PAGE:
Take the 2-minute tour ×
Game Development Stack Exchange is a question and answer site for professional and independent game developers. It's 100% free, no registration required.

I'm making a game in Direct3D10. For several of my rendering passes, I need to change the behavior of the pass depending on what is already rendered on the back buffer. (For example, I'd like to do some custom blending- when the destination color is dark, do one thing; when it is light, do another).

It looks like I'll need to create multiple render targets and render back and forth between them. What's the best way to do this?

  • Create my own render textures, use them, and then copy the final result into the back buffer.
  • Create multiple back buffers, render between them, and then present the last one that was rendered to.
  • Create one render texture, and one back buffer, render between them, and just ensure that the back buffer is the final target rendered to

I'm not sure which of these is possible, and if there are any performance issues that aren't obvious. Clearly my preference would be to have 2 rather than 3 default render targets, if possible.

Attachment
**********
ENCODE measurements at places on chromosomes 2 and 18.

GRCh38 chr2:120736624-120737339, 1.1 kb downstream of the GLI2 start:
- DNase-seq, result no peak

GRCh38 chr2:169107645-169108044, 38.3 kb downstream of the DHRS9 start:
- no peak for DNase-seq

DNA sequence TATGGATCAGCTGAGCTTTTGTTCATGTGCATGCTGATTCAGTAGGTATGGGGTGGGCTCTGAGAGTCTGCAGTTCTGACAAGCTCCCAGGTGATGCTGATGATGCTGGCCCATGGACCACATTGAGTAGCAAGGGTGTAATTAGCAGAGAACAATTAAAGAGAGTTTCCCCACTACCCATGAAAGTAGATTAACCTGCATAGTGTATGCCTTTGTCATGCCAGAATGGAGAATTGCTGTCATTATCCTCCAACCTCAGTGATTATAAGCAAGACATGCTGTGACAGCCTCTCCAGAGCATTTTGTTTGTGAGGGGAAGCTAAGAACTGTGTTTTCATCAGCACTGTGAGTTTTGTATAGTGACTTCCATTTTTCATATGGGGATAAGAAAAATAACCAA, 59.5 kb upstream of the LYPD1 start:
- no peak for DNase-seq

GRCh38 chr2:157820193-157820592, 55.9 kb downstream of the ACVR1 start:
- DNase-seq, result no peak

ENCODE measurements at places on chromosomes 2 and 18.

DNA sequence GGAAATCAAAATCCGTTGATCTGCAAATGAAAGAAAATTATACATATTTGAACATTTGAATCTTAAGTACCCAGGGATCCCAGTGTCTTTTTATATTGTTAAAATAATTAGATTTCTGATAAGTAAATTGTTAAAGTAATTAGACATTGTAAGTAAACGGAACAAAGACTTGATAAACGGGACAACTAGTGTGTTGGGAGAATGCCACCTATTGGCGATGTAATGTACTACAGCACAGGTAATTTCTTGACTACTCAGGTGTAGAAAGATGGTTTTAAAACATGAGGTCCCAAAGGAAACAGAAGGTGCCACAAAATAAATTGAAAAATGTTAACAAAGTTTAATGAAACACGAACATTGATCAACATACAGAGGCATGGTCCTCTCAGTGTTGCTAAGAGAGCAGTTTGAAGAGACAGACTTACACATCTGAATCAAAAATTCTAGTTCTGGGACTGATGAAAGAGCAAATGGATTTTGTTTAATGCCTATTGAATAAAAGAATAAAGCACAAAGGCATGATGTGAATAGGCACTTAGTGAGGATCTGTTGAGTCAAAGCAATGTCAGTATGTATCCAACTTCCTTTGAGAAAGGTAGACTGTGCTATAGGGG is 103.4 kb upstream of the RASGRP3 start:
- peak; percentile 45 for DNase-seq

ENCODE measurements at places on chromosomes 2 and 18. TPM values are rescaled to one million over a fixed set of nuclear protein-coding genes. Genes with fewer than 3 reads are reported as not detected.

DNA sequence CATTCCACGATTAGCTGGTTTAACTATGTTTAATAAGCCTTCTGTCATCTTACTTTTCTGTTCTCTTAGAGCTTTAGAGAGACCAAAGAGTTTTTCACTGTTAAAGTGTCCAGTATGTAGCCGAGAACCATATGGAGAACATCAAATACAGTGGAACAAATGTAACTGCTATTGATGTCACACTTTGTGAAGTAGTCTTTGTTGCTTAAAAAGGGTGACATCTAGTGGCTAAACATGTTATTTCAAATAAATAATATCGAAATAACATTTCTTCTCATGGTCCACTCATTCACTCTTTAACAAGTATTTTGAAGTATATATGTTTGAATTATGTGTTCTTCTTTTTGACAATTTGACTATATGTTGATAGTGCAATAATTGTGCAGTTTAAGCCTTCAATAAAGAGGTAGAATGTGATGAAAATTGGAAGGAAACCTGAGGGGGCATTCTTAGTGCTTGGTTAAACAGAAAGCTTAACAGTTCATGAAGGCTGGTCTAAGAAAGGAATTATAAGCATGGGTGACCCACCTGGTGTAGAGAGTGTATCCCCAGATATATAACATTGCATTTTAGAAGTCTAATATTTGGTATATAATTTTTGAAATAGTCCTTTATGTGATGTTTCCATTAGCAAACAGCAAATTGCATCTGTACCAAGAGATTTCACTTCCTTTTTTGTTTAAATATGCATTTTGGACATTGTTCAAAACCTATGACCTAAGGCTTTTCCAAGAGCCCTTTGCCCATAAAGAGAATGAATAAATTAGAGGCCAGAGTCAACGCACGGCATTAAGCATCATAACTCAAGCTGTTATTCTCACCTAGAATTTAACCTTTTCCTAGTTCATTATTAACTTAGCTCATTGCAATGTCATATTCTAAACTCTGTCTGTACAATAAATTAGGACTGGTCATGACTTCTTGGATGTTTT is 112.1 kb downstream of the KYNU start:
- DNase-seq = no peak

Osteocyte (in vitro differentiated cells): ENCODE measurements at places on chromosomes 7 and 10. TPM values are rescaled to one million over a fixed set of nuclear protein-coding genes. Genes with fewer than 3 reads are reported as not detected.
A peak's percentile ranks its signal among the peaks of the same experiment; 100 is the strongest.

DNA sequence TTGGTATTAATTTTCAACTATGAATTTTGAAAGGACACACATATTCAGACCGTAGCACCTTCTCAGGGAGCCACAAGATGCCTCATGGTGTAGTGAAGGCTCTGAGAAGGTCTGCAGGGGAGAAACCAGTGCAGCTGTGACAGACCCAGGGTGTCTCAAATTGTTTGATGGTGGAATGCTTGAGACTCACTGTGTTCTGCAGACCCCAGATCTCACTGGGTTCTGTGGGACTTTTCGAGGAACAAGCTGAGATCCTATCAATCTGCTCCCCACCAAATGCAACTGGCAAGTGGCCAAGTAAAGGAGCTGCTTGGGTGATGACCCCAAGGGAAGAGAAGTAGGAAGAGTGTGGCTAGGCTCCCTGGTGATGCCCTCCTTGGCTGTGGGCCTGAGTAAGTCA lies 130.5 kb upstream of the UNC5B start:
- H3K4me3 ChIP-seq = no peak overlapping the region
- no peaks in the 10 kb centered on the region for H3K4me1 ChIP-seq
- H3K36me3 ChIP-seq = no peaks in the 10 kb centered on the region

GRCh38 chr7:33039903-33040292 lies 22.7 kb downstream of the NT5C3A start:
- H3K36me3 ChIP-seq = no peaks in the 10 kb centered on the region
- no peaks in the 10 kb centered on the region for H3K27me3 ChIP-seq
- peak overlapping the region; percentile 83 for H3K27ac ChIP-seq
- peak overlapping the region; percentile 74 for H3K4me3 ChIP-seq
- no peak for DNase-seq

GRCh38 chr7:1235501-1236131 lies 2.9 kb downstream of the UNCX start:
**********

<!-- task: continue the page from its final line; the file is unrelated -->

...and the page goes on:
share|improve this question
add comment

1 Answer

up vote 2 down vote accepted

Something like #2 is probably your best bet. Create two ID3D10Texture2D surfaces, and ensure that the D3D10_TEXTURE2D_DESC.BindFlags field includes both D3D10_BIND_SHADER_RESOURCE and D3D10_BIND_RENDER_TARGET. That will let you use each surface as a shader resource and as a render target -- not as both in the same draw call, though! Then just ping-pong between the two of them -- use surface A as in input to target B in pass 2*N, and then use surface B as an input to target A for pass 2*N+1.

share|improve this answer
    
Yup; this is what I do and it works very well; performance-wise it's no worse than e.g. blending a fullscreen quad over the main backbuffer, which is about as good as you're going to get. A solid +1. –  Jimmy Shelter Sep 10 '12 at 22:14
add comment

Your Answer

 
discard

By posting your answer, you agree to the privacy policy and terms of service.

Not the answer you're looking for? Browse other questions tagged or ask your own question.